Shows & Panels
- The 2014 Big Picture on Cyber Security
- AFCEA Answers
- Ask the CIO
- Building the Hybrid Cloud
- Connected Government: How to Build and Procure Network Services for the Future
- Continuing Diagnostics and Mitigation: Discussion of Progress and Next Steps
- Federal Executive Forum
- Federal Tech Talk
- The Future of Government Data Centers
- The Future of IT: How CIOs Can Enable the Service-Oriented Enterprise
- The Intersection: Where Technology Meets Transformation
- Maximizing ROI Through Data Center Consolidation
- Moving to the Cloud. What's the best approach for me
- Navigating Tough Choices in Government Cloud Computing
- The New Generation of Database
- Satellite Communications: Acquiring SATCOM in Tight Times
- Targeting Advanced Threats: Proven Methods from Detection through Remediation
- Transformative Technology: Desktop Virtualization in Government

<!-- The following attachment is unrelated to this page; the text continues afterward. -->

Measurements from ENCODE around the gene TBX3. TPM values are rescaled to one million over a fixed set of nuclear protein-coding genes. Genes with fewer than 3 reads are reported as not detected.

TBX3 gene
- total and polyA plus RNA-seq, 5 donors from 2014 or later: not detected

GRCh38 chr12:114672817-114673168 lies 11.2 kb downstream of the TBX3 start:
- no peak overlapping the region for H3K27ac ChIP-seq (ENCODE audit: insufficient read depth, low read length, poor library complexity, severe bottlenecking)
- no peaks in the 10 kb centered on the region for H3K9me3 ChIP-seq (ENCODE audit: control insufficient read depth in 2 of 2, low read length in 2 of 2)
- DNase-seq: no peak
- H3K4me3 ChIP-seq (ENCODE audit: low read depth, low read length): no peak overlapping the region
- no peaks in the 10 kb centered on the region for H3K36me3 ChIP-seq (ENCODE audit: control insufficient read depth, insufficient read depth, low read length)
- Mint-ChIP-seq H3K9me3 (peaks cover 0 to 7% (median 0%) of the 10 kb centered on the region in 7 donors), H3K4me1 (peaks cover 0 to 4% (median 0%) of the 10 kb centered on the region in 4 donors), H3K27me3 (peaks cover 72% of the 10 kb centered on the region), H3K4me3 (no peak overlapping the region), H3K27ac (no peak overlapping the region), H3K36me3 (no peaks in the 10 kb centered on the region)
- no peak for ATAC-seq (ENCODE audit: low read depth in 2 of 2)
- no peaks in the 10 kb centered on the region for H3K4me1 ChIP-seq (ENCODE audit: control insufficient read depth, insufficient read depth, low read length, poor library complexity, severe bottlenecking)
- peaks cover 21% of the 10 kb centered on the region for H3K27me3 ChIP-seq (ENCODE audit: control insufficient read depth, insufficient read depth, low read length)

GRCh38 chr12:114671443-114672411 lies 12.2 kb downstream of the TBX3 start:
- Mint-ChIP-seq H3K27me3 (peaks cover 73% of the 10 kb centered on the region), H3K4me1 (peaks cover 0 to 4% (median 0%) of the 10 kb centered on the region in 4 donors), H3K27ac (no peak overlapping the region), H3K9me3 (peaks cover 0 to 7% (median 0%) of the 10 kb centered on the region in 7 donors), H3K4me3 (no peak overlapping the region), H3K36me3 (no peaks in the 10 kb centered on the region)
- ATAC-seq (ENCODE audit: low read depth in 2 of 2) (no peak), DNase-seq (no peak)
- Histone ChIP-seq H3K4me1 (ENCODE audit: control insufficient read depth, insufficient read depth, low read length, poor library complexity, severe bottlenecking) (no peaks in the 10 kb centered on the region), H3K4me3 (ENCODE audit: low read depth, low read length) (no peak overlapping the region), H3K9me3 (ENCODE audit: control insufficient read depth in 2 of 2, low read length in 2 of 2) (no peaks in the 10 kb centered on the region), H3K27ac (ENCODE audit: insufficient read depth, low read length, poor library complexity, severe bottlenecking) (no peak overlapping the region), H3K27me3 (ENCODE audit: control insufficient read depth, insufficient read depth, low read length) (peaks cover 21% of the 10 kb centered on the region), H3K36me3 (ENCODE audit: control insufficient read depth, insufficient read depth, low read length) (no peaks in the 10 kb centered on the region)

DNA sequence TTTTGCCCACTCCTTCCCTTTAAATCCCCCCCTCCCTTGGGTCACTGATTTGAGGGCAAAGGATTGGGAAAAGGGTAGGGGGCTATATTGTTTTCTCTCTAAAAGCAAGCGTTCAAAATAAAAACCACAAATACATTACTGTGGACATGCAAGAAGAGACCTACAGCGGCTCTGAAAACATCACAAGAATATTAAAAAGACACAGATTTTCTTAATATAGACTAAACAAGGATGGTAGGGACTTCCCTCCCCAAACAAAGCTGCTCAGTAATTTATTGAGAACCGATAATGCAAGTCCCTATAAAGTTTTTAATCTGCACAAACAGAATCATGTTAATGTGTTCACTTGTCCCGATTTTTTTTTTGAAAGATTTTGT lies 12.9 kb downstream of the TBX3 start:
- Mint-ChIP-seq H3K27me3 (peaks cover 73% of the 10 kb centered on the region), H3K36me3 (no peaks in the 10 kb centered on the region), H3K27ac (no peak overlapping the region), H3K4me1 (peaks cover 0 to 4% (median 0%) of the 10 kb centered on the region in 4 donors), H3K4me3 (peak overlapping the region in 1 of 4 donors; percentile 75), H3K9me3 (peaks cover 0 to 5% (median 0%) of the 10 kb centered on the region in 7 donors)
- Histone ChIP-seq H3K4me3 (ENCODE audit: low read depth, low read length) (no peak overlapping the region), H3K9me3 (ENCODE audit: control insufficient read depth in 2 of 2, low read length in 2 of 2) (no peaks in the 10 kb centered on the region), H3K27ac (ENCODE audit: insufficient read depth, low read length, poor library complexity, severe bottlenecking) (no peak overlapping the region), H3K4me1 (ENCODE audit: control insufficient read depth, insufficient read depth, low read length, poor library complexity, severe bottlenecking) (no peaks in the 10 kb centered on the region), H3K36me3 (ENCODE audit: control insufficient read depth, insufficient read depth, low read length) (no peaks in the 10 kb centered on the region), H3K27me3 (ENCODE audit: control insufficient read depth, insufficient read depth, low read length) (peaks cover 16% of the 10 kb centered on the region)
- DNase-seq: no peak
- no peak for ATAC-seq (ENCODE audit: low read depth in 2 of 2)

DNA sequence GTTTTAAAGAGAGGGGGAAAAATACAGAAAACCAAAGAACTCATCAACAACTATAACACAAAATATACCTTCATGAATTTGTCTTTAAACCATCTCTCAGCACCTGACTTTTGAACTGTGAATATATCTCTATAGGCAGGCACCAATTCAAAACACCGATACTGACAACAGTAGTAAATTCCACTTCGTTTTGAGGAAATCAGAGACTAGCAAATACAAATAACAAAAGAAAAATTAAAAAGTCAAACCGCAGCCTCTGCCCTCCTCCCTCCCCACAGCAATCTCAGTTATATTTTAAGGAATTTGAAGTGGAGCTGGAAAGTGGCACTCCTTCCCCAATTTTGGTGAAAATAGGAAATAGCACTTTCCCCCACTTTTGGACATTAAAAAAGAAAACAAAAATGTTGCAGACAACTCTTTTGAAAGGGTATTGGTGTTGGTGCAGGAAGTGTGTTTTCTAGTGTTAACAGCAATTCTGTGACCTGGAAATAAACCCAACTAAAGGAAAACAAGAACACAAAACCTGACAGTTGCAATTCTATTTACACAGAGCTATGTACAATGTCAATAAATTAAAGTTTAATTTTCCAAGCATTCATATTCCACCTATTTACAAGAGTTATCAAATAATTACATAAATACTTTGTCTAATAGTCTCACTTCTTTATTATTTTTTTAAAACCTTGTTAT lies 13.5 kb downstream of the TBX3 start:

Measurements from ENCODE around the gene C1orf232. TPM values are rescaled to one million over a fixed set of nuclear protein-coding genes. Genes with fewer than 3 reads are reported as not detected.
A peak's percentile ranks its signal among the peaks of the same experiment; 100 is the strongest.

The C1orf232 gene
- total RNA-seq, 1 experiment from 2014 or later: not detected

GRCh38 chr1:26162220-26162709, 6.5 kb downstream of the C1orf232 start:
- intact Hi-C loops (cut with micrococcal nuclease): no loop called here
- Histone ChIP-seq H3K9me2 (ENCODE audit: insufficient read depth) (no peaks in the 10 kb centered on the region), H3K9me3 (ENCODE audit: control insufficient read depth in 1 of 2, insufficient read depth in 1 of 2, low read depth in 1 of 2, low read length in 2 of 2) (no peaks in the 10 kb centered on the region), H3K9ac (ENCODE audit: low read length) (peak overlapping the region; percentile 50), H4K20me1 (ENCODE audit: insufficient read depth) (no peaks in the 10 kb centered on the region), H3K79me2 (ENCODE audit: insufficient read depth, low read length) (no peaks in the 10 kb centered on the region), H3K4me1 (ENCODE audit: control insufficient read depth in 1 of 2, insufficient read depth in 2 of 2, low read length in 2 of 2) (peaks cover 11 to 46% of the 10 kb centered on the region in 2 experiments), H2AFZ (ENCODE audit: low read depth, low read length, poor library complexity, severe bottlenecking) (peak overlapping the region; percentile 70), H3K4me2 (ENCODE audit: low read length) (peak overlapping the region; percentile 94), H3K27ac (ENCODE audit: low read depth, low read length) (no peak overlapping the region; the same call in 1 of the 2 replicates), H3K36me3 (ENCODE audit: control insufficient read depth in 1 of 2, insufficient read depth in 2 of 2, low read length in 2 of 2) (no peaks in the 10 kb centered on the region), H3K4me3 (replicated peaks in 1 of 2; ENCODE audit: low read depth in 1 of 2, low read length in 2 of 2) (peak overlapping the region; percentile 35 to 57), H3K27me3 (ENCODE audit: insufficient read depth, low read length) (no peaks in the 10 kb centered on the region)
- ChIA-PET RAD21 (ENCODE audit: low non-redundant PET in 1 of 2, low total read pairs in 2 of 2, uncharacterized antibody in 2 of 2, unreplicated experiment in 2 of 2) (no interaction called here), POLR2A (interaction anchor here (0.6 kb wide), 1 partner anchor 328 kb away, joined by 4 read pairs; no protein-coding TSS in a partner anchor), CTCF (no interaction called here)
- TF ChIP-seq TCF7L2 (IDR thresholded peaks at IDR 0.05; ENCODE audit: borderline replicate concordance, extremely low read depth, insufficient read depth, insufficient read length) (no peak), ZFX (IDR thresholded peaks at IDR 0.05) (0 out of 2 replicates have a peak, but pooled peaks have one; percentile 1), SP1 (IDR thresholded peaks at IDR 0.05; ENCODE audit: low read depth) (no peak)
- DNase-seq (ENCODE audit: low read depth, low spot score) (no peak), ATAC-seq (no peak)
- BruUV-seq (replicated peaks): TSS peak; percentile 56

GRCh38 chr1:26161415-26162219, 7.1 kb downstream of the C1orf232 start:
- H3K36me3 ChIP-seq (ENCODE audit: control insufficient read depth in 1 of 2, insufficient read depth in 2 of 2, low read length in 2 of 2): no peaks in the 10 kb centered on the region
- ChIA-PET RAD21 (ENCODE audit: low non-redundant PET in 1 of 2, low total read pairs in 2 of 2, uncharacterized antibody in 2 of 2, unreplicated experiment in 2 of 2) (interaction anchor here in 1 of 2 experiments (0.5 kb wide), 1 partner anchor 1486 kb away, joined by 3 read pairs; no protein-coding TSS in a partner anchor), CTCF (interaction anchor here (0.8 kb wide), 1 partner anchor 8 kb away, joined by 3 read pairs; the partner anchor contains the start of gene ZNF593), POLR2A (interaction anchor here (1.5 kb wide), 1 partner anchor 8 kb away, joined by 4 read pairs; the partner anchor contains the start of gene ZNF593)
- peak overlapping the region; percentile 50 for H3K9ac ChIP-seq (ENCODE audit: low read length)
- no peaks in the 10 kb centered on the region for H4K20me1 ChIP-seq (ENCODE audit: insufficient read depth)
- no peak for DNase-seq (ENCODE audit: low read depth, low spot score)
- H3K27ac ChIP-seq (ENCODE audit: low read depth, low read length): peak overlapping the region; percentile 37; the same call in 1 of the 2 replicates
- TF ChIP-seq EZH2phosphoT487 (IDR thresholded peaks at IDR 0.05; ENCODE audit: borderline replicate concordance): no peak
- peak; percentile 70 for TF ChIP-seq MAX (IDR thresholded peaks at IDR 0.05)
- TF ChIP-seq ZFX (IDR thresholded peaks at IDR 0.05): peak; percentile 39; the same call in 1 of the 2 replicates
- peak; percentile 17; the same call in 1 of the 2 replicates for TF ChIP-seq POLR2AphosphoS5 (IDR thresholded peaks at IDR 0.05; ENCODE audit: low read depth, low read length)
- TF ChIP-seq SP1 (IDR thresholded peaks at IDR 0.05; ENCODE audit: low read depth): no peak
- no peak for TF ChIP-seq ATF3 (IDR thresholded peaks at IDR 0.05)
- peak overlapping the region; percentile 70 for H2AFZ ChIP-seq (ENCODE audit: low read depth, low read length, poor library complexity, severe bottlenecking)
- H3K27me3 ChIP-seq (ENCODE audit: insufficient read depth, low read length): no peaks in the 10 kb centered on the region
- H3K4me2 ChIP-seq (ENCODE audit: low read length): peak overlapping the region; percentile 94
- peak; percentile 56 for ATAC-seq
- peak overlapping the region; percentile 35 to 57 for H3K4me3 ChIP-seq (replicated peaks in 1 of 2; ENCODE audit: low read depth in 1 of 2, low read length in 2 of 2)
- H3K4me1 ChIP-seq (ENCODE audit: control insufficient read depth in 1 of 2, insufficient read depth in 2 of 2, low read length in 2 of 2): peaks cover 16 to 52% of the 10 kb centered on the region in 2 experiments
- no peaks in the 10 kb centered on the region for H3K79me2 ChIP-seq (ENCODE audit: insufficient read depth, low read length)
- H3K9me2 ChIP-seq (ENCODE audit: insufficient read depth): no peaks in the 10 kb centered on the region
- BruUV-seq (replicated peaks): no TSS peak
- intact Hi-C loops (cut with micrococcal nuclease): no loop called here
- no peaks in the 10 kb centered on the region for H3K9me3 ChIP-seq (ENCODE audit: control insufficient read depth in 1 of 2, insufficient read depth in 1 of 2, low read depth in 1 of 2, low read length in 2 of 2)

- The Truth About IT Opex and Software Defined Networking
- Value of Health IT
- Air Traffic Management Transformation Report
- Cloud First Report
- General Dynamics IT Enterprise Center
- Gov Cloud Minute
- Government in Technology Series
- Homeland Security Cybersecurity Market Report
- National Cybersecurity Awareness Month
- Technology Insights
- The Cyber Security Report
- The Next Generation Cyber Security Experts
Shows & Panels
Cloud computing, managed services, and IT security
Tuesday - 11/19/2013, 7:36pm EST
With a name like "Akamai" one would think of a company originating in Japan.
Akamai Technologies was founded in 1998 by a student and his professor at MIT. They wanted a distinctive name, so they selected a word from Hawaii that conveyed a meaning of smart or intelligent. Very similar to the origin of the term "wiki."
Akamai Technologies takes a look at network systems and develops algorithms to speed up transfer of information.
The system they developed is generally classified under the phrase, "managed service." A federal information professional would normally consider using a managed service like this for dynamic allocation of resources.
A good example might be FEMA during a serious storm like Sandy.
It is hard to predict when a system will be stressed, when you have the option of using a system that expand with your requirements means less downtime and improved service to citizens.
During the interview, Ruff discusses a survey they had commissioned to gather perceptions of systems security from actual federal users.